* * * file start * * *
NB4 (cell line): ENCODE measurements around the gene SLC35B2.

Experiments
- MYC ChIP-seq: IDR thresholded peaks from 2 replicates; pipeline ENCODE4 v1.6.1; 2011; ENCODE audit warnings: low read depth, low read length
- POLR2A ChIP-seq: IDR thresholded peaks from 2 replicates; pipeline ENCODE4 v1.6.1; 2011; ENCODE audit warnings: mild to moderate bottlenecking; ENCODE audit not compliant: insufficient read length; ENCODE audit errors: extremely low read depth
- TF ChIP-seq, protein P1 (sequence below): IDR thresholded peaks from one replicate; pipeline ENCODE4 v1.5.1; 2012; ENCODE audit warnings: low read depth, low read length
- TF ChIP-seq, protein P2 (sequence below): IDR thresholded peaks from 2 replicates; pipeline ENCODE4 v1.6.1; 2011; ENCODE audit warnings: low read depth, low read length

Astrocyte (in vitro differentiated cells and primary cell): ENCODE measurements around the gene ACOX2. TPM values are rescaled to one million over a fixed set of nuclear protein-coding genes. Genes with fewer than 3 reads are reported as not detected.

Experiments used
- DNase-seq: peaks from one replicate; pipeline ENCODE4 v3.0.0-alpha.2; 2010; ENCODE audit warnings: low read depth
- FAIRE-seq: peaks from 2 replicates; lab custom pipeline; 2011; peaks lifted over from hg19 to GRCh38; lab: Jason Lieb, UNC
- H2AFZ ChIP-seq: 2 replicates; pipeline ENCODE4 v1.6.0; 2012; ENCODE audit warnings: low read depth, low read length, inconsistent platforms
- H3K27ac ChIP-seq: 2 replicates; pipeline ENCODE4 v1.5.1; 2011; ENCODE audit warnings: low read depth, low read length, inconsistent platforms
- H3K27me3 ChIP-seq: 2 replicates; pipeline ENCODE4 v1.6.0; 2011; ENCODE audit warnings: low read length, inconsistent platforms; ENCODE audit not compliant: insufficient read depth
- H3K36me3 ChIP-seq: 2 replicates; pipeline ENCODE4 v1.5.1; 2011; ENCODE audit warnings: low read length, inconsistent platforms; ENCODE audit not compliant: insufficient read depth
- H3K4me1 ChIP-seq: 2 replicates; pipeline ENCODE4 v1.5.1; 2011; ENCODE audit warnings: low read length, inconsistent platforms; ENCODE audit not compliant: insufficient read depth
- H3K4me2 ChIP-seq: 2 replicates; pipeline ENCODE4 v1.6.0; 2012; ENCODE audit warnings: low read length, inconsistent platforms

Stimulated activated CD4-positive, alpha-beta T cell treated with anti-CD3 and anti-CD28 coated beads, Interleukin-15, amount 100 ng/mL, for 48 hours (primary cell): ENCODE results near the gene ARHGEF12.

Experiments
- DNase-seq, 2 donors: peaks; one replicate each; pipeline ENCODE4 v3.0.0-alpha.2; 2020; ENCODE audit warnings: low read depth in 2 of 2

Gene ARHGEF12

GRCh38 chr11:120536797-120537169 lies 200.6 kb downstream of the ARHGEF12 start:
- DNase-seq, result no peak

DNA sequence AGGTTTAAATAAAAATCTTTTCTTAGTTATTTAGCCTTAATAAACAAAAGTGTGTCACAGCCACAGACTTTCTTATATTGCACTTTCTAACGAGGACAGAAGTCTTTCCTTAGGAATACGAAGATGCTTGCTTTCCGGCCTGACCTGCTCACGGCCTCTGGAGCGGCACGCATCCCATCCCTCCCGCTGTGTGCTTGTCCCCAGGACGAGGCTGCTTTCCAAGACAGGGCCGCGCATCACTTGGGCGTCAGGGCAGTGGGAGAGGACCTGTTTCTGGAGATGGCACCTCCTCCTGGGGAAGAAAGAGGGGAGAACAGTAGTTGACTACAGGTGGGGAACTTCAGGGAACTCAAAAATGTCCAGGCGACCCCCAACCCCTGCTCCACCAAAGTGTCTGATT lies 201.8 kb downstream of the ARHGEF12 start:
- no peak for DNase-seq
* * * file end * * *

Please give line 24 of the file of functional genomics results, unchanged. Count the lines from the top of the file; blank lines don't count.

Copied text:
- no peak for DNase-seq